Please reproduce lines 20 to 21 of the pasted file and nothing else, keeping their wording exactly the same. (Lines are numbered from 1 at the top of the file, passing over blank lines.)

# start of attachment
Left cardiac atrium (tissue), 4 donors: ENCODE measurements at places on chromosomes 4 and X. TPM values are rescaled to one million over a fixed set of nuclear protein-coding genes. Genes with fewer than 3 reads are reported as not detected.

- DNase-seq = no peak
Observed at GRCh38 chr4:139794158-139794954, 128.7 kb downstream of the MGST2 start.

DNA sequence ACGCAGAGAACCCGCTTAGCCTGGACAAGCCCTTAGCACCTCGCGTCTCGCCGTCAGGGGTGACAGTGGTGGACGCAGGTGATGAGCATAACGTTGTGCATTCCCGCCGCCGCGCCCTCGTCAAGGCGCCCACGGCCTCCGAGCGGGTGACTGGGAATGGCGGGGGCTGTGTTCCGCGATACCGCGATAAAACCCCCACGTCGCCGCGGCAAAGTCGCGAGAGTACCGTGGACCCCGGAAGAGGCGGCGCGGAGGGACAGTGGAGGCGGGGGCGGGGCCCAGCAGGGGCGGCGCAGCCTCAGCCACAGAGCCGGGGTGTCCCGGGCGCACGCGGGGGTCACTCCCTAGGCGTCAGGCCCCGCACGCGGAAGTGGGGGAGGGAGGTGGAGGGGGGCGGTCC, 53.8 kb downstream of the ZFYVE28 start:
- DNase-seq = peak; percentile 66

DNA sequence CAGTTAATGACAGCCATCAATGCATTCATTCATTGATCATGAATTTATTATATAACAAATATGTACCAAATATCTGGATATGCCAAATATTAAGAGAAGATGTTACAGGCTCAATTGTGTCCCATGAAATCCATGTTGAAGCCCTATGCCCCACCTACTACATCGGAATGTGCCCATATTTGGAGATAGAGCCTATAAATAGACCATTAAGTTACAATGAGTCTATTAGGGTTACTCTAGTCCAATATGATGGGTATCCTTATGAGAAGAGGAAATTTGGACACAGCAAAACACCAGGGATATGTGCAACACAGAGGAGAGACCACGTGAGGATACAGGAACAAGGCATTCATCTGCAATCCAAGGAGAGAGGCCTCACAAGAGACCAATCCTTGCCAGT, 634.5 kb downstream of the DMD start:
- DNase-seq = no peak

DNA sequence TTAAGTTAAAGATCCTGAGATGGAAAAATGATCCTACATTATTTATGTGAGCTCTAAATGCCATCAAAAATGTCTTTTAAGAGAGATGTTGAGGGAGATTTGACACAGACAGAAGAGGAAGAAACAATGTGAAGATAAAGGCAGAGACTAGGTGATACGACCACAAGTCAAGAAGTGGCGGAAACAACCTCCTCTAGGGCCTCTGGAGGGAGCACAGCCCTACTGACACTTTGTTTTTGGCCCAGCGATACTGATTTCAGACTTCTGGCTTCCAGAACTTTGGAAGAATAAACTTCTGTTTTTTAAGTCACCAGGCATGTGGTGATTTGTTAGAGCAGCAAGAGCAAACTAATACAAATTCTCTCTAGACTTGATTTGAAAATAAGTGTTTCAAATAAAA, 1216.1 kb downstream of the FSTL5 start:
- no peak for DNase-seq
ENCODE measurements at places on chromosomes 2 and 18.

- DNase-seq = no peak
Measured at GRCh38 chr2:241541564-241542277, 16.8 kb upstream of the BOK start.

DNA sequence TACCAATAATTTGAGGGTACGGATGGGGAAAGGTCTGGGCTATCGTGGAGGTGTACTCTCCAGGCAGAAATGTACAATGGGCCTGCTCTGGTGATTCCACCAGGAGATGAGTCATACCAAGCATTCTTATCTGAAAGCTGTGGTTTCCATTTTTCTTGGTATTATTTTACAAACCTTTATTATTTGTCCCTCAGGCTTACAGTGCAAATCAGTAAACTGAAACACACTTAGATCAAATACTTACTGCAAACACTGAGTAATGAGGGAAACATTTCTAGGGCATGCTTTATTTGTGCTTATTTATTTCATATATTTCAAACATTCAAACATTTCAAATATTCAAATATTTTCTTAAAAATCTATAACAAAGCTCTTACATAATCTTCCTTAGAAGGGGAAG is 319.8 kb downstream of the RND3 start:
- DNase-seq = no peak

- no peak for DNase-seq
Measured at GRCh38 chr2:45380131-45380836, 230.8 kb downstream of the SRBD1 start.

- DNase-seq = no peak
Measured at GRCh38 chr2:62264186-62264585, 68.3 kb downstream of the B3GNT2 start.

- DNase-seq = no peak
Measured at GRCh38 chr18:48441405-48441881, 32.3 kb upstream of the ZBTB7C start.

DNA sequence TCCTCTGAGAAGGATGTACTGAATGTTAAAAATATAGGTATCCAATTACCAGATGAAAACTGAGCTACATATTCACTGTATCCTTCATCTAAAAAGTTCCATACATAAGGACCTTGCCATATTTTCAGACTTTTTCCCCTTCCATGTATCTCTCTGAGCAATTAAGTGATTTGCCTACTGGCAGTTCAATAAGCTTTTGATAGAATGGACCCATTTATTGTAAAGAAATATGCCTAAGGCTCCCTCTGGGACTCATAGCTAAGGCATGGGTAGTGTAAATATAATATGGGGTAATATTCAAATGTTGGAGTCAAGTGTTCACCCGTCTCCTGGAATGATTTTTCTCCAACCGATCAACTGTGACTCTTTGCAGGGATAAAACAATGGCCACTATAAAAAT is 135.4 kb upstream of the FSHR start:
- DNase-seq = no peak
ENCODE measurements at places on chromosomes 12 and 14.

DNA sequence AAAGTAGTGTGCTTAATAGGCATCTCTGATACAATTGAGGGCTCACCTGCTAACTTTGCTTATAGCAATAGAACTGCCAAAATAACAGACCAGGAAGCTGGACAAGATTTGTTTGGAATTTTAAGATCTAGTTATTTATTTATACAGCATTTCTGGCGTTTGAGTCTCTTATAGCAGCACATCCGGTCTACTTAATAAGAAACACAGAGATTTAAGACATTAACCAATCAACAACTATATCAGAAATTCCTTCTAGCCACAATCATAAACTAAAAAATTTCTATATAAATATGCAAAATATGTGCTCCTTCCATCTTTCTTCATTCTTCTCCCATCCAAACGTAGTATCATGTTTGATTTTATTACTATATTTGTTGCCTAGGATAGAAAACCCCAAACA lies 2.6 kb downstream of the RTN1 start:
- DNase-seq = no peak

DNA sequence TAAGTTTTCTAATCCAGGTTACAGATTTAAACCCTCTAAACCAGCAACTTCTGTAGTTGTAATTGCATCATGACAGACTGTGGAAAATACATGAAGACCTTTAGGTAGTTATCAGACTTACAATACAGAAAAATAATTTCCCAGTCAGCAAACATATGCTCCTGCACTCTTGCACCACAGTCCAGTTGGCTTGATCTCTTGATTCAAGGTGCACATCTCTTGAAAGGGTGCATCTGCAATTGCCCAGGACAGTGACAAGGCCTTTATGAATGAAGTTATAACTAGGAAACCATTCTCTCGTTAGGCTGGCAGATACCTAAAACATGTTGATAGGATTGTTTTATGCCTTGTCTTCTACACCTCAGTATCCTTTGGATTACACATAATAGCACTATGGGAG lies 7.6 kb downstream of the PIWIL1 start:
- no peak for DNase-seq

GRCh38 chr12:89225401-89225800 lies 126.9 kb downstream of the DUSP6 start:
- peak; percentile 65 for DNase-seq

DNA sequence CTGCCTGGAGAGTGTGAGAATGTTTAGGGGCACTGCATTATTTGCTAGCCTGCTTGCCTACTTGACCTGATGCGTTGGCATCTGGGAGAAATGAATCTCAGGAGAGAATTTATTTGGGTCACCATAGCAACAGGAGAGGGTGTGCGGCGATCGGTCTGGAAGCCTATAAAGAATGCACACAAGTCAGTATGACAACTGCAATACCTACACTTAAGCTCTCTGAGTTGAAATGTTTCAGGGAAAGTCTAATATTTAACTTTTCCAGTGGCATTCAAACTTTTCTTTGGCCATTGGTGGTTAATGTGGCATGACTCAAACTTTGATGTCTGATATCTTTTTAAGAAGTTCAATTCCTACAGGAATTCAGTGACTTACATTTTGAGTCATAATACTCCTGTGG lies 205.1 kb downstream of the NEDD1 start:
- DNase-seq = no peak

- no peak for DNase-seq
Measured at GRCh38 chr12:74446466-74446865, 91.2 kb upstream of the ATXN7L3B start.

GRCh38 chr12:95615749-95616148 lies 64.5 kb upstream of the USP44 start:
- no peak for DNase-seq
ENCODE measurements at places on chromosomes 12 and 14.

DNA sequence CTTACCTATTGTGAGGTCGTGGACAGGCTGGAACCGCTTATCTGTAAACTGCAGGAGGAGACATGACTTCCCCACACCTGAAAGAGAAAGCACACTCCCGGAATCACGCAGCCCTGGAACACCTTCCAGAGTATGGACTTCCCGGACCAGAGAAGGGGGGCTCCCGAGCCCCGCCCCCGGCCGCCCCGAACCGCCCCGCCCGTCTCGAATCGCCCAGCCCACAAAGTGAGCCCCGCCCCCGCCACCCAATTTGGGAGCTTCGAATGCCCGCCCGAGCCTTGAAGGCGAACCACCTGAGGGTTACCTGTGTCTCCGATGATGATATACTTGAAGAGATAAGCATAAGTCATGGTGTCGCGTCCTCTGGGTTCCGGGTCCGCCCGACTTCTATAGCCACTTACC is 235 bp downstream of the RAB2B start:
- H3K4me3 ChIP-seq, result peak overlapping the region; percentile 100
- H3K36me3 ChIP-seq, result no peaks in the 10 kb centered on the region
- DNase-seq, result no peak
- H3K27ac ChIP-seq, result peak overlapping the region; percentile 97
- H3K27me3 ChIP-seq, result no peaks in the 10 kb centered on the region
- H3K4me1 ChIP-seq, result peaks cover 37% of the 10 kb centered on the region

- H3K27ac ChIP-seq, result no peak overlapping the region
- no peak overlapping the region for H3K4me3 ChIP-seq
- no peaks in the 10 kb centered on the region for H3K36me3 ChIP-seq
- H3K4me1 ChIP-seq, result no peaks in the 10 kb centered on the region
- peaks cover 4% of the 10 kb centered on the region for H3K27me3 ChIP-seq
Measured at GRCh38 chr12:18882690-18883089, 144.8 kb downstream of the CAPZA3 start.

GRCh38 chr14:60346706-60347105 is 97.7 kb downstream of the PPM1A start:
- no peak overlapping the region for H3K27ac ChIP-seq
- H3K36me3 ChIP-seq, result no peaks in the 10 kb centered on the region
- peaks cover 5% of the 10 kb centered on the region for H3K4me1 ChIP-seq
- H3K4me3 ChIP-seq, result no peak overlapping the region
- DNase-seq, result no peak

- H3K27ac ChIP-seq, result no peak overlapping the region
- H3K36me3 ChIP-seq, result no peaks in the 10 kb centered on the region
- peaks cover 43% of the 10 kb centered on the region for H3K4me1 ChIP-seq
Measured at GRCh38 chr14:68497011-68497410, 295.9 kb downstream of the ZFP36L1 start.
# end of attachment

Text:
Measured at GRCh38 chr18:48441405-48441881, 32.3 kb upstream of the ZBTB7C start.

DNA sequence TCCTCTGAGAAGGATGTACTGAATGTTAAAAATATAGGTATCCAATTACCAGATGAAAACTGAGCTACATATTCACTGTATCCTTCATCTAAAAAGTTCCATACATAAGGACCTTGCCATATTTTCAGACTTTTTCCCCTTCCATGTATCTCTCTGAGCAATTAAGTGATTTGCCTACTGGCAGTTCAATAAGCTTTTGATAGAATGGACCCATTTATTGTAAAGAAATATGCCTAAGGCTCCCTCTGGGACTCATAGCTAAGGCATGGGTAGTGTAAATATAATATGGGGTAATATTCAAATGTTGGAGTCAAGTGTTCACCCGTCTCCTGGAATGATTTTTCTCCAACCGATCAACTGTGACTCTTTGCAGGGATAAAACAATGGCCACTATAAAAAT is 135.4 kb upstream of the FSHR start: